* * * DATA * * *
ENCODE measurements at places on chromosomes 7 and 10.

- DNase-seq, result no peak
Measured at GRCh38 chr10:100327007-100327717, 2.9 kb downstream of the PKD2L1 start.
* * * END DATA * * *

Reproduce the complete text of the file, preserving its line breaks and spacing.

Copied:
ENCODE measurements at places on chromosomes 7 and 10.

- DNase-seq, result no peak
Measured at GRCh38 chr10:100327007-100327717, 2.9 kb downstream of the PKD2L1 start.